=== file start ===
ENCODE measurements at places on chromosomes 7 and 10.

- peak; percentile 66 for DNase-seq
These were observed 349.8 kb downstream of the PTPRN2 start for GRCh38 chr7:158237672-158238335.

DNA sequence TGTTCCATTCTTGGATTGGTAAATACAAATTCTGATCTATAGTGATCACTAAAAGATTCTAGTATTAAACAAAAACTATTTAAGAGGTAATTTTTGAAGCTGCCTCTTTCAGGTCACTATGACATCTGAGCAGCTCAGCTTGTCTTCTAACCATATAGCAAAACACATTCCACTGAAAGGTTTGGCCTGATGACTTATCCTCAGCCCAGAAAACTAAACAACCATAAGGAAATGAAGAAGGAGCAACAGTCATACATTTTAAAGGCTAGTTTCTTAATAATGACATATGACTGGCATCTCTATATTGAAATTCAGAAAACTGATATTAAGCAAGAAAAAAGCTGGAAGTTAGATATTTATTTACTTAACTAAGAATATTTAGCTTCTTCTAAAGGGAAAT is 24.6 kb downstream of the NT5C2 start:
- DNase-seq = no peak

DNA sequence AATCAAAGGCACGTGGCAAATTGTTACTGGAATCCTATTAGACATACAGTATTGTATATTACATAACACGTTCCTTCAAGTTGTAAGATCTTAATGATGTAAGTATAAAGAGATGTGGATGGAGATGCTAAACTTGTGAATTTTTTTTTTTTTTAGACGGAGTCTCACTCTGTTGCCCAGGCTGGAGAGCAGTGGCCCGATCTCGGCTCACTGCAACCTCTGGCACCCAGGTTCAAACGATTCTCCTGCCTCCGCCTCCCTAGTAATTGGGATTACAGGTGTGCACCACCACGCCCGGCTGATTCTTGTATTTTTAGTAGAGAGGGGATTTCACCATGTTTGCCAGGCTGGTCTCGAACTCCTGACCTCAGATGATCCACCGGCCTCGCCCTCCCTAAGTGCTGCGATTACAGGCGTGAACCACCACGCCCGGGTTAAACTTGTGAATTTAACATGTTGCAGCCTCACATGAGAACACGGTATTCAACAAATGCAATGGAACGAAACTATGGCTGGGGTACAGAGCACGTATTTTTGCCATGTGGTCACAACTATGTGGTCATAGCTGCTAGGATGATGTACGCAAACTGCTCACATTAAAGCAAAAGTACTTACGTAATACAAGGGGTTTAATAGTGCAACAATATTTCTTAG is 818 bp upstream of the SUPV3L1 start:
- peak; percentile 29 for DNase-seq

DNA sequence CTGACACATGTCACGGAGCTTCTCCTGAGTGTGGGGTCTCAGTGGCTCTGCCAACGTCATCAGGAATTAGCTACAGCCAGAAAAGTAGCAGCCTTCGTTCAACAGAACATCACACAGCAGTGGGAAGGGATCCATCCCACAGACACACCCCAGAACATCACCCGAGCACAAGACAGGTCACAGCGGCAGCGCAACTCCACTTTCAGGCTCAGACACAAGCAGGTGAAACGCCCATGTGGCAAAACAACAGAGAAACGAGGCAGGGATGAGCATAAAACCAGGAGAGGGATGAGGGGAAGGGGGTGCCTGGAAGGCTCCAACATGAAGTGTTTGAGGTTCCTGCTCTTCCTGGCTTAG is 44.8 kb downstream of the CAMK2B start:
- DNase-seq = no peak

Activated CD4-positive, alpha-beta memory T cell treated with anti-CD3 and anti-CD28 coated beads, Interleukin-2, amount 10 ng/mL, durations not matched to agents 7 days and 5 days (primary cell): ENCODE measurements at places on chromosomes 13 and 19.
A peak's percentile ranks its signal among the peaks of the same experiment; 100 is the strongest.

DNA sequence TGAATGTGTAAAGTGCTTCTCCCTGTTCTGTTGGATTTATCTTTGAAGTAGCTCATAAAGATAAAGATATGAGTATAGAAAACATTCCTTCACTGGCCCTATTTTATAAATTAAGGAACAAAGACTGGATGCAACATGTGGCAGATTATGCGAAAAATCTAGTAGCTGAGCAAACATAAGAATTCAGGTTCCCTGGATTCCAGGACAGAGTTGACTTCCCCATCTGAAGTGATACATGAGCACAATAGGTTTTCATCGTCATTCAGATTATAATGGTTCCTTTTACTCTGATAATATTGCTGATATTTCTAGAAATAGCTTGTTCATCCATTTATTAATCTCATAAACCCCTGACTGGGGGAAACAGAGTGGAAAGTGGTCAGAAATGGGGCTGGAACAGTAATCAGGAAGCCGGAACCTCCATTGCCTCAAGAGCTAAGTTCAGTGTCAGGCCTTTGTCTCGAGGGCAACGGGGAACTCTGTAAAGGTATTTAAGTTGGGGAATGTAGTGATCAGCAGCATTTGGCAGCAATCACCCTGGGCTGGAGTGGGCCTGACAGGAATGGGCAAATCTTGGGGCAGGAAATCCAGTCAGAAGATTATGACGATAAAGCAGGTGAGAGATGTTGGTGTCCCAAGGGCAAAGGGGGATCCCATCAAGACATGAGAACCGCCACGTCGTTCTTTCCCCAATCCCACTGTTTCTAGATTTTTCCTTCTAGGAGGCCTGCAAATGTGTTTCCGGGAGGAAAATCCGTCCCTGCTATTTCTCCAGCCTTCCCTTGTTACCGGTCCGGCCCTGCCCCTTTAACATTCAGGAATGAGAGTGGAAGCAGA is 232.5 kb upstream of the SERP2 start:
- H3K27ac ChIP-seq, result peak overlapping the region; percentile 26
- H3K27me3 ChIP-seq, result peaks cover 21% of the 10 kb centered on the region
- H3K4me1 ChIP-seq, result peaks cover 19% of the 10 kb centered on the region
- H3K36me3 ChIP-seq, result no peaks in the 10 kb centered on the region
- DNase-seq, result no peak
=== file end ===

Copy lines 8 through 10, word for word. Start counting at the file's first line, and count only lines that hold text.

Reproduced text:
DNA sequence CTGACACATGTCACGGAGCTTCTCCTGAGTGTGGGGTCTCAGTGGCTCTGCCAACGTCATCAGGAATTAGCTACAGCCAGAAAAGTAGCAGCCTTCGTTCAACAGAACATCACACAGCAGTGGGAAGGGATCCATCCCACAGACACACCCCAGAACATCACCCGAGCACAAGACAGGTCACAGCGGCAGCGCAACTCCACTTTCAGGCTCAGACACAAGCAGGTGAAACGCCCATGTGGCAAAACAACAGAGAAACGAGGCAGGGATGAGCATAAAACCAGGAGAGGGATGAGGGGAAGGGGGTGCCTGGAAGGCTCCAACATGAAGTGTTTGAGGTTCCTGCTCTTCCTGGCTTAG is 44.8 kb downstream of the CAMK2B start:
- DNase-seq = no peak

Activated CD4-positive, alpha-beta memory T cell treated with anti-CD3 and anti-CD28 coated beads, Interleukin-2, amount 10 ng/mL, durations not matched to agents 7 days and 5 days (primary cell): ENCODE measurements at places on chromosomes 13 and 19.